Campaigns Make Final Push to Win Over Grand Valley Voters

By: Tim Ciesco Email
By: Tim Ciesco Email

With early voting starting Monday and Election Day just days away, it's crunch time for the local Republican and Democratic parties as they make their final pushes to turn out the vote.

The parties say their goals for the next two weeks are to turn out their bases, and try to win over the 31,620 unaffiliated voters in our battleground county.

Republican commission candidate Janet Rowland took a quick breather from the campaign trail Sunday to attend a Mesa County Republicans fundraiser. But she says from here on out, it's full steam ahead as she and other Republicans work to get all of their candidates into office.

"Volunteers are making phone calls, going door-to-door, passing out literature, just making sure people get out to the polls and vote Republican," said Rowland.

Obama volunteer Nick Mayle spent his Sunday knocking on doors in neighborhoods near downtown Grand Junction. He says with early voting starting Monday and the election just days away, it's important to get out the Democrats' messages to the people of Mesa County.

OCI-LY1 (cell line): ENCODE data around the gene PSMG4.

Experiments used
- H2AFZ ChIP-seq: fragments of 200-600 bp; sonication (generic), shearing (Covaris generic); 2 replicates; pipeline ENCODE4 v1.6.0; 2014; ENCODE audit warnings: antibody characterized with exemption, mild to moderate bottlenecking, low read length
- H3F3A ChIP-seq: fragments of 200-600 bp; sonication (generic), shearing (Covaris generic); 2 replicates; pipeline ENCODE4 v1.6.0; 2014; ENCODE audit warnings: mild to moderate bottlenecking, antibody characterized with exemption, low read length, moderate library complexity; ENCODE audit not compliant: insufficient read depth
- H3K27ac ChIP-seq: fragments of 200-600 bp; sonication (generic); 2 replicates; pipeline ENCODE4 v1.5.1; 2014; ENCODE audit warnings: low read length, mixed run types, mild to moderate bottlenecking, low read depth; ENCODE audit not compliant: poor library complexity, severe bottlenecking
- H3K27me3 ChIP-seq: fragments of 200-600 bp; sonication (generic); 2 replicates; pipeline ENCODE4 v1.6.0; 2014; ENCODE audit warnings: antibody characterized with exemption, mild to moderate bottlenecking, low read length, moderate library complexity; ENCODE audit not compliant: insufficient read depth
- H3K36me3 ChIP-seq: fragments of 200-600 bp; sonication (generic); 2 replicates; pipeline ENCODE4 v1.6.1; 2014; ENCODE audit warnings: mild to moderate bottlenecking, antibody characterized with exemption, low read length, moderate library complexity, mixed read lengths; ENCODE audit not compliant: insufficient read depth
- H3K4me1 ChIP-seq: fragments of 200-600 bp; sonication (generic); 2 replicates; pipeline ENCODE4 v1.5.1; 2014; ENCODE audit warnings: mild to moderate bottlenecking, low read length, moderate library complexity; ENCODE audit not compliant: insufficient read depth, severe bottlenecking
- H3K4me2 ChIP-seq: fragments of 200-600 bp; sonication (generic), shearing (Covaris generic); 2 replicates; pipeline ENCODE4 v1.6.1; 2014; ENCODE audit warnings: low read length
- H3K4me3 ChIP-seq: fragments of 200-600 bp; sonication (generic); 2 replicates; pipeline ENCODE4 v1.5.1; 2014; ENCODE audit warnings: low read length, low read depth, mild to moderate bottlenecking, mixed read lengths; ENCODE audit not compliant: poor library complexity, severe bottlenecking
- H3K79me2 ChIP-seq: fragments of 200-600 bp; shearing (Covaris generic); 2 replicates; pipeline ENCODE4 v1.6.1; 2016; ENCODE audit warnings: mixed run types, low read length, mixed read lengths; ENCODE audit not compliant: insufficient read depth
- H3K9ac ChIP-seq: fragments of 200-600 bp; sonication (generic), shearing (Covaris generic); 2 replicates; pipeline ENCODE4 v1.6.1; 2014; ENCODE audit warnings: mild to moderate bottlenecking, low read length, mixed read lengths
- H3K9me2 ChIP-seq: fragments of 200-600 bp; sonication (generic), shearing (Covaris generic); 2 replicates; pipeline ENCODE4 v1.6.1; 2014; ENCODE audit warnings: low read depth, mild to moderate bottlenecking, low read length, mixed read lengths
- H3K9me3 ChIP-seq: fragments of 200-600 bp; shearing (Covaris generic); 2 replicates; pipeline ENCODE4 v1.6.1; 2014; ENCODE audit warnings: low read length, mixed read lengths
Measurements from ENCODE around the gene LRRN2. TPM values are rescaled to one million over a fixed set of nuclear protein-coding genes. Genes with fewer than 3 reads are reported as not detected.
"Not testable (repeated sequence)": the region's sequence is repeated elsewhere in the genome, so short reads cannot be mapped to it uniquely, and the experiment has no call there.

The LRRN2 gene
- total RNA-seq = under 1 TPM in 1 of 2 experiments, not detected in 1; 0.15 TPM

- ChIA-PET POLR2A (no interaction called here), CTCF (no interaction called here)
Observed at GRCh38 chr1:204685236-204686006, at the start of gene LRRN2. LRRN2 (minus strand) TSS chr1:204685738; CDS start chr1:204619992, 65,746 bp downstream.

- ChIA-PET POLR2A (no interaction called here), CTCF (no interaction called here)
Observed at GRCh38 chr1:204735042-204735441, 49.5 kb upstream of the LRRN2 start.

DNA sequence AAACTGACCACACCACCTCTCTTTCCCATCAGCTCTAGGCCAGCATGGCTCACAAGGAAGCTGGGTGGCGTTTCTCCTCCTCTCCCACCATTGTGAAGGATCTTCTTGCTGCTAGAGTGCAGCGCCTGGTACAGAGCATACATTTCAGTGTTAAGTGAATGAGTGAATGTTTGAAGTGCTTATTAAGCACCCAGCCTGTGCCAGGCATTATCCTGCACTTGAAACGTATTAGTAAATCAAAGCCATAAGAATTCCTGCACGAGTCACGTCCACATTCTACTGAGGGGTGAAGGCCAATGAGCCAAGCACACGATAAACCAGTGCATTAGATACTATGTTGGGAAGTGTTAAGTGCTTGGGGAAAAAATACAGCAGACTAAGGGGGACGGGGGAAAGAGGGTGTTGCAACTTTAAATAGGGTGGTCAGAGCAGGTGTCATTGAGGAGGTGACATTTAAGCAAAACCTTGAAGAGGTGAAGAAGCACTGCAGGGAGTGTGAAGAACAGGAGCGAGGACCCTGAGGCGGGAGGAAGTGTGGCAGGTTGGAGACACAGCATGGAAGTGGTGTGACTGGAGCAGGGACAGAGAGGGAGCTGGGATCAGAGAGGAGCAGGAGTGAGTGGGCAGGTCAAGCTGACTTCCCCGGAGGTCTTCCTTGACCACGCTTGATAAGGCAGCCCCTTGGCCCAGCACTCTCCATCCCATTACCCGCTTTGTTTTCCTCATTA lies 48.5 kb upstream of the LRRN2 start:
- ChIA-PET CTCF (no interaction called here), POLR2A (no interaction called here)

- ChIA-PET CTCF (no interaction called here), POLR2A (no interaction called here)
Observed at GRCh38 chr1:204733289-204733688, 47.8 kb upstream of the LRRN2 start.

"There's a large push, in Mesa County especially, to do things like this, to go out an cavas, make some phone calls, and make sure we get people out for Election Day," said Mayle.

With Senator Barack Obama making a stop in the Grand Valley last month, and Governor Sarah Palin set to stump on Monday, members of both parties say it's clear Mesa County is battleground territory -- making them more determined to carry the Valley for their individual parties.

"They think it's going to come down to a few thousand votes in Colorado," said Mayle. "So every vote counts."

While the parties say things like campaign ads, mailers, and signs will help them acheive their goals, it's the grassroots efforts -- people talking to people -- that will make the biggest difference.

"When you get out and talk to people, go door-to-door, make those phone calls they're more inclined to vote," said Rowland. "That's much more important, that face-to-face contact."

Some candidates are getting a little more creative when it comes to those grassroots efforts. They say they are asking volunteers and supporters to throw some campaign brochures in with the candy, as kids and parents make their rounds on Halloween.

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